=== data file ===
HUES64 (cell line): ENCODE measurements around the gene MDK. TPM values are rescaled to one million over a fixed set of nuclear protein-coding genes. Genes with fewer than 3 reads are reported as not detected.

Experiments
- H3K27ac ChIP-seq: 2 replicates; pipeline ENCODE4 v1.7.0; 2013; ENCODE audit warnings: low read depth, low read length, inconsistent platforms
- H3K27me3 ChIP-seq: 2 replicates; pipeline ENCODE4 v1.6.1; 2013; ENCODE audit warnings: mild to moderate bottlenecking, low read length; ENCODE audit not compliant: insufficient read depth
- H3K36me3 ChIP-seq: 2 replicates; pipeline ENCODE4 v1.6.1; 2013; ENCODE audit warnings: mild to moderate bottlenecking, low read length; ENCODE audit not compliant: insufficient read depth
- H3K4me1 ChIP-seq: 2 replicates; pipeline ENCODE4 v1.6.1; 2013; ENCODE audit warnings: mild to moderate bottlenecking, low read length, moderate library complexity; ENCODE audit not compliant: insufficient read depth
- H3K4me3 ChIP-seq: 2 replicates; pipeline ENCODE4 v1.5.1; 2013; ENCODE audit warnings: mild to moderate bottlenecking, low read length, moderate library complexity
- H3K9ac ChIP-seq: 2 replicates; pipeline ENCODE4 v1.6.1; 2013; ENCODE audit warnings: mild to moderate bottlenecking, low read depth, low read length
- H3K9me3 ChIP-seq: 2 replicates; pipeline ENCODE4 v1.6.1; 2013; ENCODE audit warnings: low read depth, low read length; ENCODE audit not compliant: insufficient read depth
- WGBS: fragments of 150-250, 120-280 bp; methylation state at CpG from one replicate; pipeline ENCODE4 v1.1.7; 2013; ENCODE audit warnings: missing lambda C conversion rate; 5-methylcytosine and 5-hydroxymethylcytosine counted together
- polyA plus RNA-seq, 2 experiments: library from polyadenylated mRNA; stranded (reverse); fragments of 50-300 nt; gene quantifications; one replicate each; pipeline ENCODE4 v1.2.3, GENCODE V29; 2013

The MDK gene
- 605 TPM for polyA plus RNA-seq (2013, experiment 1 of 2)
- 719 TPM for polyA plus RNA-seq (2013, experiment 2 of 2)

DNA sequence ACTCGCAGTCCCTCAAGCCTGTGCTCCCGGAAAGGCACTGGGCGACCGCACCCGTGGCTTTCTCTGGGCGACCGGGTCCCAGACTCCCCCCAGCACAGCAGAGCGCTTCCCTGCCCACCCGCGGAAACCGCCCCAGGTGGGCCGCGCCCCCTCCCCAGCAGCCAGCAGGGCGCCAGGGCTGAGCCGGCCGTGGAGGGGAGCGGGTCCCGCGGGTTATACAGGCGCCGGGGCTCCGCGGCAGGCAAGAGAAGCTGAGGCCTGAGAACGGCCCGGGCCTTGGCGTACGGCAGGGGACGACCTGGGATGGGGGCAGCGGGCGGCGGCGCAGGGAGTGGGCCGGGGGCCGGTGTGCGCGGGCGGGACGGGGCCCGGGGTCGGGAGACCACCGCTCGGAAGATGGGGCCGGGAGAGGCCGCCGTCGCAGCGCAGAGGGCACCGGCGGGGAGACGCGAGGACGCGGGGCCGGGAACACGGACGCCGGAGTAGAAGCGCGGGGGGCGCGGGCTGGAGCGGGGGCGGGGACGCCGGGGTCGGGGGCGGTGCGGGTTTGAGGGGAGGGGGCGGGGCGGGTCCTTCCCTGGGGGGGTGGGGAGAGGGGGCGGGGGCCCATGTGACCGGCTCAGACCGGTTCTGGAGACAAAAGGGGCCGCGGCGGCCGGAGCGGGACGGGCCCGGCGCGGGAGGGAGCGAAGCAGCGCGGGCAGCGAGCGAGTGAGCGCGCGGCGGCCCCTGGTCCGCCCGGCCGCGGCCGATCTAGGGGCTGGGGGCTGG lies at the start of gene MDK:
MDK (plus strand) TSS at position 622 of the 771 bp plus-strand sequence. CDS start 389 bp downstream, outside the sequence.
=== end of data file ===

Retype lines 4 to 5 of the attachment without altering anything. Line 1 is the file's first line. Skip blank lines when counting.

- H3K27me3 ChIP-seq: 2 replicates; pipeline ENCODE4 v1.6.1; 2013; ENCODE audit warnings: mild to moderate bottlenecking, low read length; ENCODE audit not compliant: insufficient read depth
- H3K36me3 ChIP-seq: 2 replicates; pipeline ENCODE4 v1.6.1; 2013; ENCODE audit warnings: mild to moderate bottlenecking, low read length; ENCODE audit not compliant: insufficient read depth